width: 10em;
}

Let it be as wide as it needs to be. An Autocomplete could have images.
I have right here in front of me a demon that has images large text and
when the object is focused outside the viewport (by user hitting DOWN
arrow key), then scrollIntoView brings it into view. Not desirable, but
less bad than the user not seeing it at all.
http://ui-patterns.com/pattern/Autocomplete

"The list of suggested items is most often displayed directly beneath
the input text box and has a width that matches the width of the text box."

I can't fault them for defaulting to that pattern - it's logical and
result width needs to be constrained. Do wish the container width was a
configurable option however versus combing through CSS. The widget's not
finished yet - who knows?
The container does not have an ID? What is it appended to? Can you use
descendant selector?

I would rather have the option of:

#myInput, #myInput-list {
width: 10em;
}

to make the same width if I want that. It doesn't seem that hard to
configure, not to me at least. Then again, I can see how others would
have problems iwht it.
 
Ad

Advertisements

D

David Mark

S.T. said:

What is that supposed to prove?
Perhaps I didn't explain what they're doing. Data entry people get rate
sheets via PDF, Excel file, fax, postal mail, etc. It might look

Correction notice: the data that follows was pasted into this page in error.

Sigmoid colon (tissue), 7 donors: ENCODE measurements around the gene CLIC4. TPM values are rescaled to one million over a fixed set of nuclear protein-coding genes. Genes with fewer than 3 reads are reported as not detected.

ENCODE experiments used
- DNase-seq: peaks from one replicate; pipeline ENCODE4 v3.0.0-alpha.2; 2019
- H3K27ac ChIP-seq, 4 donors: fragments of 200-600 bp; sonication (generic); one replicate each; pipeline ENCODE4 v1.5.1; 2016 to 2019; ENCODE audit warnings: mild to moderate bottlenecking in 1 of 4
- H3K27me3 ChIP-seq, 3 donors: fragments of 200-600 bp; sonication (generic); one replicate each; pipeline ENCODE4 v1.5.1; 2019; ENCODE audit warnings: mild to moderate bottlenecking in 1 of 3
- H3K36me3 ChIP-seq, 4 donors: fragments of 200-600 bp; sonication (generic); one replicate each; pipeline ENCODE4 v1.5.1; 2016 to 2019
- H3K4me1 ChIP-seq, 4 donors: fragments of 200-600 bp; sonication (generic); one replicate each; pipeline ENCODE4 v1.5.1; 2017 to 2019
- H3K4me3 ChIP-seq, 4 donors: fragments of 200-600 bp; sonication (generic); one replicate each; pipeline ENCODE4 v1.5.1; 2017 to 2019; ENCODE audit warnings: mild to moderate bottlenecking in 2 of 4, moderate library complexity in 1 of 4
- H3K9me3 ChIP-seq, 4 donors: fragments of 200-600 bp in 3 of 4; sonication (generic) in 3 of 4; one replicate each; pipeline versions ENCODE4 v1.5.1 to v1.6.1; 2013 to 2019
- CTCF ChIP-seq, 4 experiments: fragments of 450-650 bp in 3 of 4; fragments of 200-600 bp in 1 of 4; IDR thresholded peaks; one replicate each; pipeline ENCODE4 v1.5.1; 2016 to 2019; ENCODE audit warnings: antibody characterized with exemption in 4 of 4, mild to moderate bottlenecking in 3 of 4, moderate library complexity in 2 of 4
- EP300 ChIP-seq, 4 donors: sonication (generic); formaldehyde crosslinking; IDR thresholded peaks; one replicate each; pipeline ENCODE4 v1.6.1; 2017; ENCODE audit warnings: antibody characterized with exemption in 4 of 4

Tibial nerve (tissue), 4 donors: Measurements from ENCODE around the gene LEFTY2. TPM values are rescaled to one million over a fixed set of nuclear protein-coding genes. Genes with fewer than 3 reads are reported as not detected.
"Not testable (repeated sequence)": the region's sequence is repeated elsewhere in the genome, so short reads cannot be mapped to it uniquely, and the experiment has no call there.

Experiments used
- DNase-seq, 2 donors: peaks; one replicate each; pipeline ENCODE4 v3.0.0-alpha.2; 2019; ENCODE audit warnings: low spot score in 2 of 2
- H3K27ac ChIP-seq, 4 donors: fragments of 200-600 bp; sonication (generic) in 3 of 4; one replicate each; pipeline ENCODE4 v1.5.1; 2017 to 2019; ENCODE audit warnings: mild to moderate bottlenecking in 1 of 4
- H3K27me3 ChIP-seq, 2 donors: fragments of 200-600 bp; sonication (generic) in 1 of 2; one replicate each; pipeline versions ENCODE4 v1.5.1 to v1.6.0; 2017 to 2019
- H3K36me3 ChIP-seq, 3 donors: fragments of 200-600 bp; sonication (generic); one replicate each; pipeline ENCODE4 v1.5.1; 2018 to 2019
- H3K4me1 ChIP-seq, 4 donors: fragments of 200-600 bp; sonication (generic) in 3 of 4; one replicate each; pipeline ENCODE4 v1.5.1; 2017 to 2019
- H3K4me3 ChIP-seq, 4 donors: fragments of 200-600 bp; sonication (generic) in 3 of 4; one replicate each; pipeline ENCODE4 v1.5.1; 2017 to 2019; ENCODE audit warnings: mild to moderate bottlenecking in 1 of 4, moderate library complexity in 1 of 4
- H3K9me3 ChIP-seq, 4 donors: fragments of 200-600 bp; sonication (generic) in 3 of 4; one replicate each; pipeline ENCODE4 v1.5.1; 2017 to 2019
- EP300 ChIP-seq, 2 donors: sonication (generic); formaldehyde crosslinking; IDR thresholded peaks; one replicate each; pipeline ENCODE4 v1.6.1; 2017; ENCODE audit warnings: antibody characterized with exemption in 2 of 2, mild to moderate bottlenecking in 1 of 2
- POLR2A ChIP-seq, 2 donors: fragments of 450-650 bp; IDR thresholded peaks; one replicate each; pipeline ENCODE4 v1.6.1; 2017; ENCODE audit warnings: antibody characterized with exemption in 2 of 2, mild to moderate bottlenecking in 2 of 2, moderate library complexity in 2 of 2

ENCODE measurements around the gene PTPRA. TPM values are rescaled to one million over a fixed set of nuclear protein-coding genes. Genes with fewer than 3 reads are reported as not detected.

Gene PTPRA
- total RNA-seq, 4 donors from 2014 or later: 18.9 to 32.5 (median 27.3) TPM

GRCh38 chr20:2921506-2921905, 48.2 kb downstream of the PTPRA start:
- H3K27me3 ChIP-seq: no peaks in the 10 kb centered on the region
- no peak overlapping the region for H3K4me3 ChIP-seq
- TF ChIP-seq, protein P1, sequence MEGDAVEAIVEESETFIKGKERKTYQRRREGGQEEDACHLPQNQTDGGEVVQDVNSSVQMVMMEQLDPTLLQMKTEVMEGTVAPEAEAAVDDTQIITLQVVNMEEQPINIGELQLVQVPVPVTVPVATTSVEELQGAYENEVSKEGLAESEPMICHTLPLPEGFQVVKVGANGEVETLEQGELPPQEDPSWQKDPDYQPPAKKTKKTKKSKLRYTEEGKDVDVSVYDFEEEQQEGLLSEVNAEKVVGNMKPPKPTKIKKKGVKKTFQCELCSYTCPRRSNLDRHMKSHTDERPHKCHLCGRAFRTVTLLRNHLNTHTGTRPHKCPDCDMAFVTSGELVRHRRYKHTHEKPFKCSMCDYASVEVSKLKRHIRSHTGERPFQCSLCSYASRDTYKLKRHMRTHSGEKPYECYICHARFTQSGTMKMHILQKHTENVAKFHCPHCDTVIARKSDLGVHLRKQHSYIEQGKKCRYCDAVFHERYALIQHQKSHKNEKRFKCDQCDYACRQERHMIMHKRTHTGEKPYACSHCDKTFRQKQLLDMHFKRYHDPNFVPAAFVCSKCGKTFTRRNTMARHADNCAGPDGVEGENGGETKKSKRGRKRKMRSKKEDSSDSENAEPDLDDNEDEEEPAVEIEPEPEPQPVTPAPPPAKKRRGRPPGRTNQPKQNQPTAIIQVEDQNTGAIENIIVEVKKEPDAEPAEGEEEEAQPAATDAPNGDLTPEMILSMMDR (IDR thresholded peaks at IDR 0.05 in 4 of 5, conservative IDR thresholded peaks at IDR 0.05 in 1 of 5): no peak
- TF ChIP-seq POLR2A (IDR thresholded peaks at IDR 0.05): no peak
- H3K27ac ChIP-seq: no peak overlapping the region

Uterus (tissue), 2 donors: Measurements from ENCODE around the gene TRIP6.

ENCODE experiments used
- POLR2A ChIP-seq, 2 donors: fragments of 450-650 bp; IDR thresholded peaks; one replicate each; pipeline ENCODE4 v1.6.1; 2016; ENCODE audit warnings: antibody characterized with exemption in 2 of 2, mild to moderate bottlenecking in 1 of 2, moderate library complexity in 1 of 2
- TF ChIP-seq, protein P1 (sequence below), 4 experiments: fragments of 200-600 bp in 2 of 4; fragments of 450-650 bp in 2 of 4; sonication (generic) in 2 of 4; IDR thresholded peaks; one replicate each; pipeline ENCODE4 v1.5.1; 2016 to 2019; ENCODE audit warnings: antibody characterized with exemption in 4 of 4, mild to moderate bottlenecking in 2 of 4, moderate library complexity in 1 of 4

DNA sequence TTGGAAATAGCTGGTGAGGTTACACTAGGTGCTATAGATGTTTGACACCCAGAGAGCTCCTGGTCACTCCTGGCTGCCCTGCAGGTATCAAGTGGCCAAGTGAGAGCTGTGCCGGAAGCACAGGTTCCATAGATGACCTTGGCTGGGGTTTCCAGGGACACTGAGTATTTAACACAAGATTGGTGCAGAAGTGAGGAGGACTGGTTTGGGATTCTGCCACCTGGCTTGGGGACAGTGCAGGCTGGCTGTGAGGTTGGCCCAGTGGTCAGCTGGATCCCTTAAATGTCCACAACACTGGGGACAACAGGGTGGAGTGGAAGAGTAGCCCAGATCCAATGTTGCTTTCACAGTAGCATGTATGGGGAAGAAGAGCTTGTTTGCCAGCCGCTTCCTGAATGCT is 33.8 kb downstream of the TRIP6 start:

something like rates seen in:

http://bit.ly/aEFHfB

All these rates, perhaps a thousand pages worth from hundreds of
different sources, have to be merged into a database. There is no
standard format for rate sheets. Some will have dates as column headers,
others may have dates as row headers. Some will have multiple date
ranges that have an identical rate lumped together in a single
column/row, others will show all date ranges in chronological order
regardless of duplicate rates, and so on.

The only thing truly consistent is these rates are NEVER provided
yyyy-mm-dd. In the case of US properties, mostly what we handle,
they're almost always mm/dd/yy(yy). A few we receive, especially
Canadian, will be dd mmm yyyy (5 Sep 2010). But mostly, it's the mm/dd/yyyy

So, do you see your mistake?
"My" data entry users will overwhelmingly see the dates they need to
enter in a mm/dd/yy(yy) format.

But not always, so...
It would be borderline cruel for me to
have them enter them as yyyy-dd-mm simply because that's how databases
and programmers like to see dates.


It's a dropdown of years. It's the most intuitive by-year navigation I
can think of. Beats clicking on a little icon 50 times to get to 1960.